Let your artistic talent burst out of the box sharing with the world!
I suppose everybody has their weekend routine. Mine is to go for a run in the morning, do my laundry, and then head into central London for lunch. Apres-lunch almost always consists of a pub-crawl among the bookstores in a corridor between Tottenham Court Road and Green Park. And, being something of a geek, more often than not one of my stops is at the Forbidden Planet on Shaftesbury Avenue.
The trouble is that books cost money and take up space. So I've (unfortunately) become more of a browser in recent years. Not only am I short on shelf space for them (or closet space, or floor space, or desk space, or...), but I'm actually looking at moving back to the US in the near future. So the more books I buy, the more "stuff" I have to deal with, whether it's taking it all home or donating it to charity (luckily I'm well-served for charity shop options, whether I'm at home or work, so that's not so much of a problem).
But sometimes something comes along that makes you break your own rules. My grandmother passed away on Friday, which is an event I'm still coming to terms with. I don't think it's overstating things to say she raised me - my parents both worked full-time when I was growing up (and still do, as a matter of fact), so when she was in town, she was a natural babysitter for me, and later on for my sisters. More to the point, she loved the job, given how delightful and cute we all were. I'm maybe exaggerating on the "delightful and cute" business, but she couldn't get enough of us. And she remained a constant throughout our lives, including when I went off to college just a few miles from where she was living at the time, in Southern California. And even when I decamped for Europe, she was always there, just a phone call away, eager to hear what I was up to.
So her passing, even though she'd been ill for months, has been a big shock. It's a cliche to say that you're never prepared for it, but the truth of it is undiminished. So I dealt with it the way I know how - by going and buying a book that'll make me happy, in the short-term and hopefully the long-term.
Here's what I selected:
That's my foot in the lower right corner, by the way. No, photography isn't one of my main skills.
So why these two books? I'll start with the one on the right - Tad Williams is kind of a hero of mine, and has been since even before I ever read one of his books. He grew up in the same town as me, and went to my high school (albeit a few years before I did). One of my personal high points was reading a copy of Pierre Boulle's Planet of the Apes, in the original French, inscribed with Tad Williams's name in the inside front cover. Then, when I eventually did read one of his own books, I fell in love with it at once - for me, the high point of his writing is still Memory, Sorrow and Thorn, his epic fantasy trilogy attempting to update The Lord of the Rings for the 80s. The Dirty Streets of Heaven is his latest to be published, and shifts genres slightly to urban fantasy, in which magic and the modern world co-exist more or less uncomfortably. A better-known example would be True Blood, based on Charlaine Harris's Sookie Stackhouse novels.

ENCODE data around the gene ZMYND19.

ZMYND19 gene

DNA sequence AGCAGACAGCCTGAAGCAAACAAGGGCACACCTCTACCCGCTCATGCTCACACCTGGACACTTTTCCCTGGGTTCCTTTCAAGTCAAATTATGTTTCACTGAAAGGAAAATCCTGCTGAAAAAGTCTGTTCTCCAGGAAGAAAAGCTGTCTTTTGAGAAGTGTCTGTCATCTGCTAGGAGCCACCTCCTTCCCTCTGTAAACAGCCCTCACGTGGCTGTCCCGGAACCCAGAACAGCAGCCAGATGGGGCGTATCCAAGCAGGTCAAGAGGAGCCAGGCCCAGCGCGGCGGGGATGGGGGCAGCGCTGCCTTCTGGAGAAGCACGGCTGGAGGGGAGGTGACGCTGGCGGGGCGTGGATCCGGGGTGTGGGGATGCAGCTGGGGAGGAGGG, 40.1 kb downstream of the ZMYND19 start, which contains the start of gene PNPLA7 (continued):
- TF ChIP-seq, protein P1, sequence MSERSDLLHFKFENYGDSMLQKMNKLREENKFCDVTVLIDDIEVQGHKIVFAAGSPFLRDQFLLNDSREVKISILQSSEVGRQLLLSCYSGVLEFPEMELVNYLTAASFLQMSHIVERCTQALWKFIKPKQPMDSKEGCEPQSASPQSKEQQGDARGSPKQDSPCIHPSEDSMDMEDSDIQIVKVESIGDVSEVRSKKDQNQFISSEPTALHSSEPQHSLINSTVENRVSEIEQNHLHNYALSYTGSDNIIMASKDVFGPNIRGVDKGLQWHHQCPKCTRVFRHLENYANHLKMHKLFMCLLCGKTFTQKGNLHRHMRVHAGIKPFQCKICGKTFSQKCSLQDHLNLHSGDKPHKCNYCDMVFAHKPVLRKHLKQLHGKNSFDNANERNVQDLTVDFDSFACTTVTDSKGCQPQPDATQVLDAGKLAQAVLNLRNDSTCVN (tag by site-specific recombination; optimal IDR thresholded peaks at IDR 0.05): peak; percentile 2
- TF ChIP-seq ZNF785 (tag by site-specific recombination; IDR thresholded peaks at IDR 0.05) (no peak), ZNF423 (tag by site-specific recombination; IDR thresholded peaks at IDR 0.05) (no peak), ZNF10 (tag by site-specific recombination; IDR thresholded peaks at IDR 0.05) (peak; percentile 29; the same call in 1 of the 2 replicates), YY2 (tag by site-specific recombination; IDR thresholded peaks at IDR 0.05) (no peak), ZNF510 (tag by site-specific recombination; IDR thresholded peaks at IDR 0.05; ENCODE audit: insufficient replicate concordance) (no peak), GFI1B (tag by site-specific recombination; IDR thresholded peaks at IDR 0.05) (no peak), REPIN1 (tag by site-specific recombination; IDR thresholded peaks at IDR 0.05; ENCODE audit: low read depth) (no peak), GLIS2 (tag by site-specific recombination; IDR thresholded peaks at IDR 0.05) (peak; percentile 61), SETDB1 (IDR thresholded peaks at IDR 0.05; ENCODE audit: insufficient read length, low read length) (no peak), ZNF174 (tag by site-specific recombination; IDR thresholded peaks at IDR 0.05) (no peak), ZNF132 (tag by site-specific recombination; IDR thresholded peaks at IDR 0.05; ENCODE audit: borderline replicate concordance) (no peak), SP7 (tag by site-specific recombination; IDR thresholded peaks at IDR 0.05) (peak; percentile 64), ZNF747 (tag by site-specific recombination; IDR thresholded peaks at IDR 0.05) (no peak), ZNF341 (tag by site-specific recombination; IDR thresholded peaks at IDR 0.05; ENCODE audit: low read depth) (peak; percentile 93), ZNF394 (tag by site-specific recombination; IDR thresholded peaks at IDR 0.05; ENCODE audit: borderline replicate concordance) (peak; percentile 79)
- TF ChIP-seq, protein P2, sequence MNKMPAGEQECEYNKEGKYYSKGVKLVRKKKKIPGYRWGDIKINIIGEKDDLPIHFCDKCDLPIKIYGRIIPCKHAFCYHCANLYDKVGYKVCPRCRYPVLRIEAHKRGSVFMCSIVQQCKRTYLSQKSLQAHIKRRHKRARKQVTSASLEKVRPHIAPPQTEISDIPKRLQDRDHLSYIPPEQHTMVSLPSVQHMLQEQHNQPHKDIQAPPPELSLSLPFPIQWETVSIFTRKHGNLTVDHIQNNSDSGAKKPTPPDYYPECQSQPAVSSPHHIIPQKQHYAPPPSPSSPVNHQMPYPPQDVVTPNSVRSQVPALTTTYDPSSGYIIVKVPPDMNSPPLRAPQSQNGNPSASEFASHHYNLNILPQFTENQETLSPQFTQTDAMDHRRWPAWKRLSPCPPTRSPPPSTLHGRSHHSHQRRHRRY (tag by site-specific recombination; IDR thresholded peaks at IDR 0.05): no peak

When I got to the store, I went straight for the "W" shelf, and was pleased to see that Dirty Streets had now come out in paperback, so I snapped it up at once. And then, as usually happens to me in bookstores or music stores, the book looked lonely. I needed to get another book.
I've been fortunate to receive a great number of Amazon gift vouchers in recent months, and I've used them wisely, predominantly on science fiction and fantasy novels. Among these was Control Point, the first volume in Myke Cole's trilogy marrying urban fantasy with military fiction. Control Point was a barrel of fun - humor mixed with action mixed with questioning the rules and structures of the fictitious US military service that the hero, Oscar Britton, finds himself drafted into when he manifests magical abilities (Myke Cole is an army reservist, so he knows his stuff).
Now, having read the first novel, I'd made up my mind to pick up the sequel, although I wanted to get through my mountain of Kindle books first. And yet, yesterday, it seemed like the right time to get Fortress Frontier. So into the basket it went. I hung around the bookshelves of the Forbidden Planet, wondering if I should pick up a third book (after all, what if the first two didn't get along?), but decided against it in the end.
So I've got two more books on my shelf now, by authors I know and like (and Myke Cole was kind enough to offer his own condolences yesterday when I tweeted that sad news had impelled me to pick up his book). I've got high hopes for them, not just for helping me deal with my grandma's passing, but the general anticipation one has for new books.
The thing I can't help smiling about is how, when I was growing up, my grandma would always scold me for the piles of books, comics and notebooks I always kept in my room. She always said the musty pages would give me tuberculosis. But when it came down to it, she loved the idea that I enjoyed books and writing, and never failed to encourage me in the pursuit. So I hope she'd appreciate that, as part of my grieving process, I've gone and acquired even more musty news print.
I promise I'll clean up my room, too, grandma. Just as soon as I've read a couple more pages.
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